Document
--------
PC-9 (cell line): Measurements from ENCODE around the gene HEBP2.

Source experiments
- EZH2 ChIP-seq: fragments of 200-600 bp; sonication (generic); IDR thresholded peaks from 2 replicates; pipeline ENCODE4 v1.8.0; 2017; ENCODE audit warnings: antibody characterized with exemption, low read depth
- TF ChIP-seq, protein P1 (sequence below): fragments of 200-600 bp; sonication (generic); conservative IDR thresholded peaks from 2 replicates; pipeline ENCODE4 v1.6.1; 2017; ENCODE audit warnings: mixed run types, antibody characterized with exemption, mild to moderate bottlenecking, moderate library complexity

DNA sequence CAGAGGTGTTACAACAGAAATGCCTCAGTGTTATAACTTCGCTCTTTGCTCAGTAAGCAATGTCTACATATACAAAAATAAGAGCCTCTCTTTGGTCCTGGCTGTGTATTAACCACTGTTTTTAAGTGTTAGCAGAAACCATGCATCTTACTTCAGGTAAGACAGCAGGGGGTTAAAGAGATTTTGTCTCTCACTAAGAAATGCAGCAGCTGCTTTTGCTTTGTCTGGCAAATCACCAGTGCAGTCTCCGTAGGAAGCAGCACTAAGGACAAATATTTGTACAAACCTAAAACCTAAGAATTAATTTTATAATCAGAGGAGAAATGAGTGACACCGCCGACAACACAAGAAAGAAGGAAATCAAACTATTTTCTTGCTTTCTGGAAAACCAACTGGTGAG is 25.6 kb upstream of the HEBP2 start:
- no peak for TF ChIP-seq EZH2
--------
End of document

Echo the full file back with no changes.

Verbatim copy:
PC-9 (cell line): Measurements from ENCODE around the gene HEBP2.

Source experiments
- EZH2 ChIP-seq: fragments of 200-600 bp; sonication (generic); IDR thresholded peaks from 2 replicates; pipeline ENCODE4 v1.8.0; 2017; ENCODE audit warnings: antibody characterized with exemption, low read depth
- TF ChIP-seq, protein P1 (sequence below): fragments of 200-600 bp; sonication (generic); conservative IDR thresholded peaks from 2 replicates; pipeline ENCODE4 v1.6.1; 2017; ENCODE audit warnings: mixed run types, antibody characterized with exemption, mild to moderate bottlenecking, moderate library complexity

DNA sequence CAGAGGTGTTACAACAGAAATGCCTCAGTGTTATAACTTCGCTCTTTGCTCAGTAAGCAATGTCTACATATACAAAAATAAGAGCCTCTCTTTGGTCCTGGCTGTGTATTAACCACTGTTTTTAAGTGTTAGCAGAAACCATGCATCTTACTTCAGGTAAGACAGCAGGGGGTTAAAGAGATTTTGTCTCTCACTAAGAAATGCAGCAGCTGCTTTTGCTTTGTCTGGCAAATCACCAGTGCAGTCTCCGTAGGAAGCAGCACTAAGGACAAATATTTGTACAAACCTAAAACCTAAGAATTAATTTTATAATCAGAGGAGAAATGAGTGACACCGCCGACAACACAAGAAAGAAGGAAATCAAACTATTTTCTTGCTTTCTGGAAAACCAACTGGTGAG is 25.6 kb upstream of the HEBP2 start:
- no peak for TF ChIP-seq EZH2